After 1990, funding for study leave was transferred to postgraduate deans' budgets, which were set on the basis of what had been spent previously. Postgraduate deans devolved the budget for study leave to hospitals (by then, trusts) and to the clinical tutors, who then managed the budget and gave guidance to trainees on behalf of the postgraduate deans. Some trusts and specialties received a greater share of the budget, which was historically derived. In some deaneries the cost of providing locums to cover study leave was included in the dean's budget. The allocation of locum costs to trusts varied and, in the Yorkshire deanery, did not seem to follow a rational pattern.

    Change focuses attention

    Publication of the chief medical officer's report on specialist medical training in 19922 served to focus the attention of deanery specialty training committees, colleges, faculties, and their specialist advisory committees on the relevance of study leave to trainees' needs, year by year, throughout structured training. Various initiatives to focus attention on senior house officers' training also led to a greater demand for funded study leave for this grade.

    Vocational trainees in hospital posts often found themselves the “poor relations” of their specialist colleagues, in relation to both actual leave and to funding. Furthermore, vocational trainees often require leave to complement clinical training in another part of the scheme and may therefore receive leave and funding from a different trust to which they have rotated.

    Increasingly, clinical tutors found themselves left to juggle with the issues of leave, funding, and educational relevance. The National Association of Clinical Tutors pressed deans to provide guidance - another reason for the working party.

    Study leave allowance

    Since the terms and conditions of service relating to study leave were negotiated, there have been considerable changes in postgraduate medical and dental education, both in general practice and in hospital. The requirements for, and terms of, study leave should be reviewed within the context of the terms and conditions of service for doctors in training.

    “Bleep-free” teaching time within the hospital trust in which the trainee is based and NHS initiatives such as audit and CEPOD should not count towards their study leave allowance. Neither should leave to sit examinations, although only two attempts are permitted: further attempts should come from annual leave. Deanery half day or day release courses that take trainees away from the trust in which they are placed should normally count against the study leave allocation. However, such courses should be approved by the specialty training committee and the postgraduate dean. General practitioner senior house officers who attend half or full days organised for the vocational training scheme by course organisers may have this time counted against their study leave allowance. Most deaneries give these trainees 15 days annually on top of their days or half days (personal survey).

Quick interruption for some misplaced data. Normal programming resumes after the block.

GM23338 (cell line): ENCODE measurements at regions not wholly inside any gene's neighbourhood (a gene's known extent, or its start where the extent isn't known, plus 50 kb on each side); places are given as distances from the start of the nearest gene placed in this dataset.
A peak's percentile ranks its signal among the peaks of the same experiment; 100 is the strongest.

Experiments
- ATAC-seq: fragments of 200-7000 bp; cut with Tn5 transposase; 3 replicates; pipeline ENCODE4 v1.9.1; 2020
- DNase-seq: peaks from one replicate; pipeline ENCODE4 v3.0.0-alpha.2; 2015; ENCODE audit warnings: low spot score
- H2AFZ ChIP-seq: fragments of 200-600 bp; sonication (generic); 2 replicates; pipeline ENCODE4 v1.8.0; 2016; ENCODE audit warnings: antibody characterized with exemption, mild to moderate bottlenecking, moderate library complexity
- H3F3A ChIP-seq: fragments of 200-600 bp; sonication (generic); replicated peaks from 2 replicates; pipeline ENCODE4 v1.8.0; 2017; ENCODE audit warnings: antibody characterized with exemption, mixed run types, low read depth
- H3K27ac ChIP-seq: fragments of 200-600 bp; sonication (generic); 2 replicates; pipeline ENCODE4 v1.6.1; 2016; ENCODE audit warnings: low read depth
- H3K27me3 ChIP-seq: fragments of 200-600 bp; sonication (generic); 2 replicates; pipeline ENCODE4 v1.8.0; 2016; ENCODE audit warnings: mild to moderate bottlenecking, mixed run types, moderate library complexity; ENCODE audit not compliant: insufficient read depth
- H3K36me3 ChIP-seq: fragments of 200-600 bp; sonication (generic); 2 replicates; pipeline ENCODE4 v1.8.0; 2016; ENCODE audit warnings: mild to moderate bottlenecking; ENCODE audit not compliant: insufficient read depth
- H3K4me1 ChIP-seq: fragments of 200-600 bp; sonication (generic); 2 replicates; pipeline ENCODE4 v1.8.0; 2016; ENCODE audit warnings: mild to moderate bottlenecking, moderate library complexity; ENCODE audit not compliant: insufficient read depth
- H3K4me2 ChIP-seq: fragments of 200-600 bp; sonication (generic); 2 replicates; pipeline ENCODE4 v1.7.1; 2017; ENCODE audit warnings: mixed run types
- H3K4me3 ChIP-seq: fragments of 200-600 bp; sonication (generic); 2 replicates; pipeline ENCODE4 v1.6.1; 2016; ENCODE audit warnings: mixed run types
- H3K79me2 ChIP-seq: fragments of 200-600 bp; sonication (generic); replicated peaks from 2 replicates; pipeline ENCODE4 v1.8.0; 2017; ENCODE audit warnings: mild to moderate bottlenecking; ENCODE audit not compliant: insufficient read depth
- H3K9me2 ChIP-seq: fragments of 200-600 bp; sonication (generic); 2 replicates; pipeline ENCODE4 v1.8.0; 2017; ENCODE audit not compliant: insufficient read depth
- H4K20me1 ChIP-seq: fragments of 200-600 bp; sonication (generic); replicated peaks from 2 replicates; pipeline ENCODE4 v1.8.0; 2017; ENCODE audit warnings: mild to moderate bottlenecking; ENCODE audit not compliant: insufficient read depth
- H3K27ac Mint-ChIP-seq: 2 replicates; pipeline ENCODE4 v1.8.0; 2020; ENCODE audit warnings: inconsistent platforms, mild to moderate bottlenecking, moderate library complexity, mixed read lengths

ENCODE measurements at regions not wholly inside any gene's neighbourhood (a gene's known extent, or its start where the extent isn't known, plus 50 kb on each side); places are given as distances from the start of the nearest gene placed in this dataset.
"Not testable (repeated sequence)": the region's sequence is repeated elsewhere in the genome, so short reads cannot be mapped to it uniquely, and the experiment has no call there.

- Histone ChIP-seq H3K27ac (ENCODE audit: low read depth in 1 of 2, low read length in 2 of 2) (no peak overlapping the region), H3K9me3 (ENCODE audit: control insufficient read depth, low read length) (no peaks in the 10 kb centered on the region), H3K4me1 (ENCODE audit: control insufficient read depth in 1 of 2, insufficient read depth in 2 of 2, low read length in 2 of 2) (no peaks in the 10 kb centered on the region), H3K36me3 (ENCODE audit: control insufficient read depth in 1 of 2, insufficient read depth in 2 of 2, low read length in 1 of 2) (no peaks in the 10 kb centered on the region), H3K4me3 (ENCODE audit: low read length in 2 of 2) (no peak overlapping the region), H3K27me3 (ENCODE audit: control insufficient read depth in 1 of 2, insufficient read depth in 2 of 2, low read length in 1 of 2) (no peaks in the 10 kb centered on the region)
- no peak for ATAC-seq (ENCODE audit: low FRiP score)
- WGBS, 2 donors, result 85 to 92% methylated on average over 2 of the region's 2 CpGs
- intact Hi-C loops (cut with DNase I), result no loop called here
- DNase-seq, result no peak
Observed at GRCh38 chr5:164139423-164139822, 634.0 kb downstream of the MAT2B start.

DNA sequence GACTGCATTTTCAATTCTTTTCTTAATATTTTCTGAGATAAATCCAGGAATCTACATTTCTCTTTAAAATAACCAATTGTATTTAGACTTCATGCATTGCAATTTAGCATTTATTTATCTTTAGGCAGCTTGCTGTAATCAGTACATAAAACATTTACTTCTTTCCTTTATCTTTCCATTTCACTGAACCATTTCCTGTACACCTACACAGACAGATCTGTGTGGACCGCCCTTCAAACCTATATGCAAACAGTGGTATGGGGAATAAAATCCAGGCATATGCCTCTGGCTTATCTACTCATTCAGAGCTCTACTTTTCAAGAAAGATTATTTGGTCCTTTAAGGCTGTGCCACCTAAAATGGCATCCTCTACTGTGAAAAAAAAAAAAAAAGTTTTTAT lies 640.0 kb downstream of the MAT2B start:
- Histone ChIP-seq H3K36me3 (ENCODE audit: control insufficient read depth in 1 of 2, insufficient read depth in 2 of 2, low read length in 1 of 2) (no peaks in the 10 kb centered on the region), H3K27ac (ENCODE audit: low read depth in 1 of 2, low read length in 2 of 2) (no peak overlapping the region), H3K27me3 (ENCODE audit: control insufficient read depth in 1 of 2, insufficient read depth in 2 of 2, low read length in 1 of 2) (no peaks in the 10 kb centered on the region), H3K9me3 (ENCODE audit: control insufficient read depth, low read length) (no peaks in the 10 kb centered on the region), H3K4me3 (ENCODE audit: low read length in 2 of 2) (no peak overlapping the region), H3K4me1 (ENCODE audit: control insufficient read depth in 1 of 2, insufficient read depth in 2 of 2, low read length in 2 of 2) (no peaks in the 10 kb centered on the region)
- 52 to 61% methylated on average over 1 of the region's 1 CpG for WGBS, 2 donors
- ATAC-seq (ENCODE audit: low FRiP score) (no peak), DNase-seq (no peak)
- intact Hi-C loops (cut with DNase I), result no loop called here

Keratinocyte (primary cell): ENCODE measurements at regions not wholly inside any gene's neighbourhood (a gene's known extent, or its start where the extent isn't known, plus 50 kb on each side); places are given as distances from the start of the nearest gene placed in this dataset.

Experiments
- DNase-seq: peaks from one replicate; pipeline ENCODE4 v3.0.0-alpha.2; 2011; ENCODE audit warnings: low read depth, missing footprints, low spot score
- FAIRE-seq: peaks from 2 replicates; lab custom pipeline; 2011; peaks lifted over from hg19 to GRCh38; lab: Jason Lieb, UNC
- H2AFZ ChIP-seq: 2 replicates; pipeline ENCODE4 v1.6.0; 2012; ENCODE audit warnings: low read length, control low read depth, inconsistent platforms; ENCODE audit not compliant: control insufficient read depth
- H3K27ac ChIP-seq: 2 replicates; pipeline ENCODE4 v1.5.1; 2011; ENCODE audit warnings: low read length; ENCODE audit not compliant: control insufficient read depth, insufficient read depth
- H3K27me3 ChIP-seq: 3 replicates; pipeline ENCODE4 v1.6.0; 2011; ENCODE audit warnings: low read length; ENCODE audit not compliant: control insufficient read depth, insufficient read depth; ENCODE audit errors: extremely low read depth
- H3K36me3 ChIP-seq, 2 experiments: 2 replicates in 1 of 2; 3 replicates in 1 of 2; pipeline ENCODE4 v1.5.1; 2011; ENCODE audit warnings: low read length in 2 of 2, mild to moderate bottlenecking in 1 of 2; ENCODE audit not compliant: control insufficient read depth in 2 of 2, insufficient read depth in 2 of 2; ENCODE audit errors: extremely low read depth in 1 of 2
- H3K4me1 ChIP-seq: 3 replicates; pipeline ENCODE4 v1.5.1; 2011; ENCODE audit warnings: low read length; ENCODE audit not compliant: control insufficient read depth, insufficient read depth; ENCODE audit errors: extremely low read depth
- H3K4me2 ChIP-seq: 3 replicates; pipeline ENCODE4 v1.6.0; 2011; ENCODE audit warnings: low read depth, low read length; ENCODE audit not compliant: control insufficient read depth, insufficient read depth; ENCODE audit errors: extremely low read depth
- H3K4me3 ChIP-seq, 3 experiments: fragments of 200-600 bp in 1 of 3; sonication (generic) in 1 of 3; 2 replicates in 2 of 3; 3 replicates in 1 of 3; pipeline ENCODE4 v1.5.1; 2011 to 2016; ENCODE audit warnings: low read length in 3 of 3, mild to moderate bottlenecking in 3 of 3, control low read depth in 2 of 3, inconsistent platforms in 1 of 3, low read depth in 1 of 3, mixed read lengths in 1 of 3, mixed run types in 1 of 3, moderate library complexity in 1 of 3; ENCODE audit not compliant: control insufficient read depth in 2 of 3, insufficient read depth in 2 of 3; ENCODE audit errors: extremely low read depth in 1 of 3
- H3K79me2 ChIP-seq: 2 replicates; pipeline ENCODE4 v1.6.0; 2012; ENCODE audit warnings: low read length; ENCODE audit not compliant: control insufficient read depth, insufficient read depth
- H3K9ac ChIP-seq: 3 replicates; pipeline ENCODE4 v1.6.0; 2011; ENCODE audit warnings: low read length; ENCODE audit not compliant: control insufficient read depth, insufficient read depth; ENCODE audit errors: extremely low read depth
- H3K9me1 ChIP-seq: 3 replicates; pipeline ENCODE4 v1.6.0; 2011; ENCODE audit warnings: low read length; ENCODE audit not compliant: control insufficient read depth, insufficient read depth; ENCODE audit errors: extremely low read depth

Following on from this and in the interests of equity between specialties and training rotations, weekly or full day sessions for research or private study recommended by colleges or faculties may also count as part of trainees' study leave allowance. What is fundamentally more important is that trainees and their educational supervisors should agree plans for this time, and evidence of objectives having been achieved must be provided. Too often, trainees drift during their research time and achieve little. Those who do not rush to do research may benefit from development or refinement of a clinical skill, which would also enhance their curriculum vitae.